Salzburg Festival (4): Shostakovich a Poor Substitute for Birtwistle in Salzburg

24/08/2013

 Salzburg Festival (4) – Fauré, Shostakovich, Birtwistle, and Brahms: Renaud Capuçon (violin), Gérard Caussé (viola), Gautier Capuçon (cello), Nicholas Angelich (piano). Groβer Saal, Mozarteum, Salzburg, 22.8.2013 (MB)

Fauré: Piano Quartet no.2 in G minor, op.45
Shostakovich:  Piano Trio no.2 in E minor, op.67
Birtwistle:  Bourdon, for violin and viola
Brahms : Piano Quartet no.1 in G minor, op.25

Your reviewer’s spirits were not lifted by checking the Festival website just before leaving for this concert. Birtwistle’s Piano Trio, the principal attraction of the programme, still present in the morning, had been replaced by Shostakovich’s second piano trio. A programme insert informed us that the change had been necessitated by one of the musicians – it did not say which – having fallen ill during the rehearsal period. Such things happen, but given that the programming of works by Birtwistle throughout the festival had been intended to complement Gawain, it was still a great disappointment, heightened by the identity of the interloper. What had already looked an odd collection of pieces looked still odder.

With respect to Fauré, I continue to try – from time to time. His Second Piano Quartet is pleasant enough, but I still cannot hear what some others apparently do in this music. The players opened the first movement with turbulence and instrumental richness not so very far removed from Brahms, as if attempting – creditably – already to forge a link with the final piece on the programme. There was some spellbinding pianissimo playing The scherzo proved mercurial, yet did not lack backbone. Gérard Caussé’s noble viola solo launched the slow movement, the obliqueness of whose harmonies proved not without interest, though it remained somewhat placid in character. (Doubtless devotees will point to troubled waters beneath the surface; I wish I could hear them.) The finale benefited from ardent and cultivated playing, with at least a slight sense of a legacy to composers such as Debussy and Ravel, though not without a sense either of high Romanticism. If the conclusion appeared to come out of nowhere, then that is a matter of the piece rather than the performance.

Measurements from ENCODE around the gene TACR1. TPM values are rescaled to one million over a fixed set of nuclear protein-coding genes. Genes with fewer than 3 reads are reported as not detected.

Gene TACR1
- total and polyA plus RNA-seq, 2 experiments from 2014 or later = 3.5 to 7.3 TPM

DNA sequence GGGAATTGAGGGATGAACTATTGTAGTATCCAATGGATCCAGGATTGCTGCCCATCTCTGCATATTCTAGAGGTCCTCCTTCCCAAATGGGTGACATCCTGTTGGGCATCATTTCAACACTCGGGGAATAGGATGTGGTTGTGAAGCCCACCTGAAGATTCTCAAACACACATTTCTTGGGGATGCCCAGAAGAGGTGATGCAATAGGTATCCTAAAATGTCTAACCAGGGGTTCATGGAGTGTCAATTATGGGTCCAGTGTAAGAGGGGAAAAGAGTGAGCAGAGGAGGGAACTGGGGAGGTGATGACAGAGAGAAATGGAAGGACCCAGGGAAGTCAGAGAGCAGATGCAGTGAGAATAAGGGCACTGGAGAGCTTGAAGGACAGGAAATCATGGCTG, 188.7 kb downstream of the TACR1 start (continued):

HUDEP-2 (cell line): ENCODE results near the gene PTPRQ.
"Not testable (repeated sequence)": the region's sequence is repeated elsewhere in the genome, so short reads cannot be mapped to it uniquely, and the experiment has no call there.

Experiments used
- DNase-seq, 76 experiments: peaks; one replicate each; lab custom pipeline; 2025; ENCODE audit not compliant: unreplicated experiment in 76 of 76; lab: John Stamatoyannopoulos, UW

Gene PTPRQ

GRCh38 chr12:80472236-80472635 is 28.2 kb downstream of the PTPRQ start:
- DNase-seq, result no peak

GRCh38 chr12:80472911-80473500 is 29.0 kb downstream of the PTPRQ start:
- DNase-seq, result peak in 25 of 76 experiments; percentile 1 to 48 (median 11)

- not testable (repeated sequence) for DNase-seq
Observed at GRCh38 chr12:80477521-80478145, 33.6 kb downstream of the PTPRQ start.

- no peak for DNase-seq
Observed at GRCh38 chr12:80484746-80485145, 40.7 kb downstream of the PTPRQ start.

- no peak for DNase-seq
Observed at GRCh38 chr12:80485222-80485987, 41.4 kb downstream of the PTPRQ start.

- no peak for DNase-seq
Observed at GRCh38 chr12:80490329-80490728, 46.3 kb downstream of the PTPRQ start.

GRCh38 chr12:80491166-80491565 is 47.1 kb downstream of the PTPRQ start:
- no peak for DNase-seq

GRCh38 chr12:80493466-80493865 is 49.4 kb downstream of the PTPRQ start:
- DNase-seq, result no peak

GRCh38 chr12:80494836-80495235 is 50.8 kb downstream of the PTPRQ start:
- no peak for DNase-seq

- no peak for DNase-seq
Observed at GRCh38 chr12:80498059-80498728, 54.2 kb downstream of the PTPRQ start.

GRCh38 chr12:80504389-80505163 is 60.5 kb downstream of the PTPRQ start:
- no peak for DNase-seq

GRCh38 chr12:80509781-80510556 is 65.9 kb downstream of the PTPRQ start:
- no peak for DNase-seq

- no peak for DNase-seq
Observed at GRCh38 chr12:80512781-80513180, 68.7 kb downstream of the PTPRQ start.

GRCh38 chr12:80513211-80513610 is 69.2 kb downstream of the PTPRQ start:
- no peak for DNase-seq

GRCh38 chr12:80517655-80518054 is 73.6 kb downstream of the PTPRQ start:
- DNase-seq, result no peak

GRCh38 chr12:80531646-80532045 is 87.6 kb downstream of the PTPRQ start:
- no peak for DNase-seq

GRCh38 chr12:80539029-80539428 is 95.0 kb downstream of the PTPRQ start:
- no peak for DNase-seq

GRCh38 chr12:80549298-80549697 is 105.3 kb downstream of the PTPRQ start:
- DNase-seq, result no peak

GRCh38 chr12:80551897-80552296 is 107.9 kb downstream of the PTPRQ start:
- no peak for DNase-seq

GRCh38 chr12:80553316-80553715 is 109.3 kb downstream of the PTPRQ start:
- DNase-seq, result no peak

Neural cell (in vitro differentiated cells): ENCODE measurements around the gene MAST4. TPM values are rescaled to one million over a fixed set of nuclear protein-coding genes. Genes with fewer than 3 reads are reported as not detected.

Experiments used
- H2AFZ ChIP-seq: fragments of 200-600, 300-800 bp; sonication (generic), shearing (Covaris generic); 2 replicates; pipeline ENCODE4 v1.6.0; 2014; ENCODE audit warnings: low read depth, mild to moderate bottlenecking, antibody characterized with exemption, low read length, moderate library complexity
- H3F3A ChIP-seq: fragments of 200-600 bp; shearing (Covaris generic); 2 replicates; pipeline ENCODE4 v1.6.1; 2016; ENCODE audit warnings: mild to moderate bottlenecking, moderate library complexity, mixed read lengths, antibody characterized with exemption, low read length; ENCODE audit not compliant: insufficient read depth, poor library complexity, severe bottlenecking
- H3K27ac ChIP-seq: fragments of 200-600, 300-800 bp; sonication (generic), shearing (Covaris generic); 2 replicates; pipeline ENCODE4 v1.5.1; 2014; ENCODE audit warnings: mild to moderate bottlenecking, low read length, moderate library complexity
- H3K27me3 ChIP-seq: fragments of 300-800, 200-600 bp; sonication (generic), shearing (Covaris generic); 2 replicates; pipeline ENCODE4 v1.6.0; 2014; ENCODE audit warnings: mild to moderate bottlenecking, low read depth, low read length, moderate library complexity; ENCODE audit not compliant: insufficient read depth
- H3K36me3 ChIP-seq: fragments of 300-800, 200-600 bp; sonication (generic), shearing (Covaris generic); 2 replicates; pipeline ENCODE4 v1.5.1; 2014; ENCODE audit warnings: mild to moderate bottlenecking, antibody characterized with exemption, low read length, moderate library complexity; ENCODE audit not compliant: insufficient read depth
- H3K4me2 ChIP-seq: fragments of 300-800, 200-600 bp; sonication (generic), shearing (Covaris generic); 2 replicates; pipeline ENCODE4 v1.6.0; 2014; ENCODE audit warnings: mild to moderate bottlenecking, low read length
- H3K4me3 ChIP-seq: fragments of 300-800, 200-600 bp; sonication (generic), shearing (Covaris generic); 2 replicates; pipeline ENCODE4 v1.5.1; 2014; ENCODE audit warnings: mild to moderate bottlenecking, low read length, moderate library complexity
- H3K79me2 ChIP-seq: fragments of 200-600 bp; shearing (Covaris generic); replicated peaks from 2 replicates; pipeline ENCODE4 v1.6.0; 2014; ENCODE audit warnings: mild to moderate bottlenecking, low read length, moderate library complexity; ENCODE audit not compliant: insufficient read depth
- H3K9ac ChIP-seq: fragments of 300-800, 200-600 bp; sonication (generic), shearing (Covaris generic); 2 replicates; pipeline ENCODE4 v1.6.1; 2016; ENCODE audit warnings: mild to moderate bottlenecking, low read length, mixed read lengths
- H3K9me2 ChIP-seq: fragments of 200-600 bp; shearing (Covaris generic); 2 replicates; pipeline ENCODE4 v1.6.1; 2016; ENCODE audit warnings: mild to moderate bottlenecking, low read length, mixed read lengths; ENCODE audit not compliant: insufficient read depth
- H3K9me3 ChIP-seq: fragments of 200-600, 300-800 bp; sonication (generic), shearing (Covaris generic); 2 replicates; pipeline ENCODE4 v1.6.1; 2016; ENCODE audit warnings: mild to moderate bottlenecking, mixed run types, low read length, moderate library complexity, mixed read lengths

Fauré’s quartet, if hardly a masterpiece, is, however, a far superior work to Shostakovich’s typically obvious second piano trio, which nevertheless received an excellent performance. Gautier Capuçon navigated the first movement’s opening harmonics with precision and evident identification. The all too predictable imitative passages that followed were equally finely despatched, likewise the transition to Moderato and the balance between players. Doubtless this was just the right note of hysteria; but once one has heard two or three pieces by Shostakovich, one knows his tricks all too well. The second movement was fast and furious, the excess of fury more than the threadbare material really deserves, yet making an insistent dramatic point out of its repetitions. Again, there could be no faulting the intensity of response in the slow movement, nor the shaping of it progress. There was excellent advocacy for the typical – all-too-typical – dance of ghostly dolls in the opening to the finale, though it was difficult not to find the score itself several vulgarisations of Mahler too far. The all-purpose hysteria pervading so much of the rest of the movement has one wishing it over before it had begun, but the players clearly gave it their all. Is there, though, with the possible exception of Verdi, any more grotesquely overrated composer?

Having lost Birtwistle’s Piano Trio, the Bourdon for violin and viola seemed a little lost at the beginning of the second half. It was good, nevertheless, to hear it; a miniature exploration of the instruments’ characters, paying especial attention to their open strings, albeit with scordatura tuning: both violin and viola tune their lowest string down a semitone and the second lowest up a semitone. The music begins, almost as if tuning up, the prevalence of open strings perhaps inevitably putting one in mind of Berg’s Violin Concerto. There is already, though, a typical sense of temporal refraction, with (relative) violence soon interposed. More than once I heard an affinity not only with the composer’s recent Violin Concerto, but also with the new Classicism characteristic to a certain extent of that work. Soon, one felt quite hypnotised by the almost lullaby-like rocking; all too soon, it was over.

It was interesting to note immediately in the first movement of Brahms’s G minor quartet how, in an age of homogeneity, how recognisably ‘Gallic’, in a quite traditional sense, the string tone sounded. It is often difficult, if not impossible, to say what one means by that; yet, one knows it when one hears it. Brahms’s expansiveness was relished, even if the structure were not always quite so clearly determined as it might have been. Metrical complexities, however, were vividly communicated. The second movement offered quiet insistence, the complexities of its central section sung rather than grimacing. But were the outer sections just a little well-mannered? Sometimes the music sounded more like Fauré than Fauré had. Pure tonal richness came to the rescue in the third movement, which received a splendidly songful yet passionate account, which had to be restarted when Renaud Capuçon broke a string. The finale was taken at quite a lick, without sounding harried. ‘Hungarian’ excitement, however, tended to be conveyed at the price of stopping and starting a little too much. Brahms is deeper than this, though such a performance is preferable to straining for a profundity that would only sound appliqué. Nicholas Angelich occasionally glossed – indeed, pedalled – over some piano detail.

Mark Berry

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